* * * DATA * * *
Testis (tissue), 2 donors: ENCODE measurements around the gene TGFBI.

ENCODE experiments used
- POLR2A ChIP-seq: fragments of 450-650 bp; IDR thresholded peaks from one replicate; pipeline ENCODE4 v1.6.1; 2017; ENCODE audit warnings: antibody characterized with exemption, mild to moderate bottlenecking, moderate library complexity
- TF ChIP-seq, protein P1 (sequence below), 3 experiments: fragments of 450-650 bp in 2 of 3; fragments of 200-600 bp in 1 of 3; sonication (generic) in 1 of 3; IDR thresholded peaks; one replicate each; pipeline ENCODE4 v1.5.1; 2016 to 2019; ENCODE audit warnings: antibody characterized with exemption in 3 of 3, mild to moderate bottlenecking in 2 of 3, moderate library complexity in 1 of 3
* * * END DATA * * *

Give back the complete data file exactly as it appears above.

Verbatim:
Testis (tissue), 2 donors: ENCODE measurements around the gene TGFBI.

ENCODE experiments used
- POLR2A ChIP-seq: fragments of 450-650 bp; IDR thresholded peaks from one replicate; pipeline ENCODE4 v1.6.1; 2017; ENCODE audit warnings: antibody characterized with exemption, mild to moderate bottlenecking, moderate library complexity
- TF ChIP-seq, protein P1 (sequence below), 3 experiments: fragments of 450-650 bp in 2 of 3; fragments of 200-600 bp in 1 of 3; sonication (generic) in 1 of 3; IDR thresholded peaks; one replicate each; pipeline ENCODE4 v1.5.1; 2016 to 2019; ENCODE audit warnings: antibody characterized with exemption in 3 of 3, mild to moderate bottlenecking in 2 of 3, moderate library complexity in 1 of 3